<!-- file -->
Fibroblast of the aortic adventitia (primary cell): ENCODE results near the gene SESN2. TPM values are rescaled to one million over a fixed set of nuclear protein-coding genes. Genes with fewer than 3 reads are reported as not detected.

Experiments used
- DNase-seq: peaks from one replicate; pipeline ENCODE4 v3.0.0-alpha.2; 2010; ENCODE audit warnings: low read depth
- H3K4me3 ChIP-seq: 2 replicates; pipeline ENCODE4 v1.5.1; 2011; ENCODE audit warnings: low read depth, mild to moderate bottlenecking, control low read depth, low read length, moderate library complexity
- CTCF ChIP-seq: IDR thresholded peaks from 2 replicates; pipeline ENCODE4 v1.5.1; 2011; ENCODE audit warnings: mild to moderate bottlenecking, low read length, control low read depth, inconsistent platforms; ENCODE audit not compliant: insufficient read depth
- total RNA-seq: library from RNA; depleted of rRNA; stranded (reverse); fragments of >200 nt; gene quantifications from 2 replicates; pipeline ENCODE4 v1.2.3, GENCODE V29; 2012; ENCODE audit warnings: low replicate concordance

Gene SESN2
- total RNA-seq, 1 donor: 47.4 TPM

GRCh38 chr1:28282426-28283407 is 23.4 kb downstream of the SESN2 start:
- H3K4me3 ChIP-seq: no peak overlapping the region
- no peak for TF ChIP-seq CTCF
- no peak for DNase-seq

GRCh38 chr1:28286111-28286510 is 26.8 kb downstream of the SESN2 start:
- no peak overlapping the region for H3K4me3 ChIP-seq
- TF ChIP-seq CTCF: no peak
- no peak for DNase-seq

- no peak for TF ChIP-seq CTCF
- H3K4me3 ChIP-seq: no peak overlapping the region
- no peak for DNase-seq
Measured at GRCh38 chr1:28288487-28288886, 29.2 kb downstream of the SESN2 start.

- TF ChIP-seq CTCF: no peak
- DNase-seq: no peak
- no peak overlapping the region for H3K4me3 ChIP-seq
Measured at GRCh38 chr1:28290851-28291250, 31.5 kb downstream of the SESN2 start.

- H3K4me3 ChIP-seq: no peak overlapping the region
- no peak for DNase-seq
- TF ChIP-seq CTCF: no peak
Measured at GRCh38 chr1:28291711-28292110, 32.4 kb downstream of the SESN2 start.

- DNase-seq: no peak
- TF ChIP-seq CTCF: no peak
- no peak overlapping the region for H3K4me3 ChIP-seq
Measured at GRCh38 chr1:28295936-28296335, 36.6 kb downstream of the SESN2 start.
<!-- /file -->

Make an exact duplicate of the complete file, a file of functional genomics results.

Fibroblast of the aortic adventitia (primary cell): ENCODE results near the gene SESN2. TPM values are rescaled to one million over a fixed set of nuclear protein-coding genes. Genes with fewer than 3 reads are reported as not detected.

Experiments used
- DNase-seq: peaks from one replicate; pipeline ENCODE4 v3.0.0-alpha.2; 2010; ENCODE audit warnings: low read depth
- H3K4me3 ChIP-seq: 2 replicates; pipeline ENCODE4 v1.5.1; 2011; ENCODE audit warnings: low read depth, mild to moderate bottlenecking, control low read depth, low read length, moderate library complexity
- CTCF ChIP-seq: IDR thresholded peaks from 2 replicates; pipeline ENCODE4 v1.5.1; 2011; ENCODE audit warnings: mild to moderate bottlenecking, low read length, control low read depth, inconsistent platforms; ENCODE audit not compliant: insufficient read depth
- total RNA-seq: library from RNA; depleted of rRNA; stranded (reverse); fragments of >200 nt; gene quantifications from 2 replicates; pipeline ENCODE4 v1.2.3, GENCODE V29; 2012; ENCODE audit warnings: low replicate concordance

Gene SESN2
- total RNA-seq, 1 donor: 47.4 TPM

GRCh38 chr1:28282426-28283407 is 23.4 kb downstream of the SESN2 start:
- H3K4me3 ChIP-seq: no peak overlapping the region
- no peak for TF ChIP-seq CTCF
- no peak for DNase-seq

GRCh38 chr1:28286111-28286510 is 26.8 kb downstream of the SESN2 start:
- no peak overlapping the region for H3K4me3 ChIP-seq
- TF ChIP-seq CTCF: no peak
- no peak for DNase-seq

- no peak for TF ChIP-seq CTCF
- H3K4me3 ChIP-seq: no peak overlapping the region
- no peak for DNase-seq
Measured at GRCh38 chr1:28288487-28288886, 29.2 kb downstream of the SESN2 start.

- TF ChIP-seq CTCF: no peak
- DNase-seq: no peak
- no peak overlapping the region for H3K4me3 ChIP-seq
Measured at GRCh38 chr1:28290851-28291250, 31.5 kb downstream of the SESN2 start.

- H3K4me3 ChIP-seq: no peak overlapping the region
- no peak for DNase-seq
- TF ChIP-seq CTCF: no peak
Measured at GRCh38 chr1:28291711-28292110, 32.4 kb downstream of the SESN2 start.

- DNase-seq: no peak
- TF ChIP-seq CTCF: no peak
- no peak overlapping the region for H3K4me3 ChIP-seq
Measured at GRCh38 chr1:28295936-28296335, 36.6 kb downstream of the SESN2 start.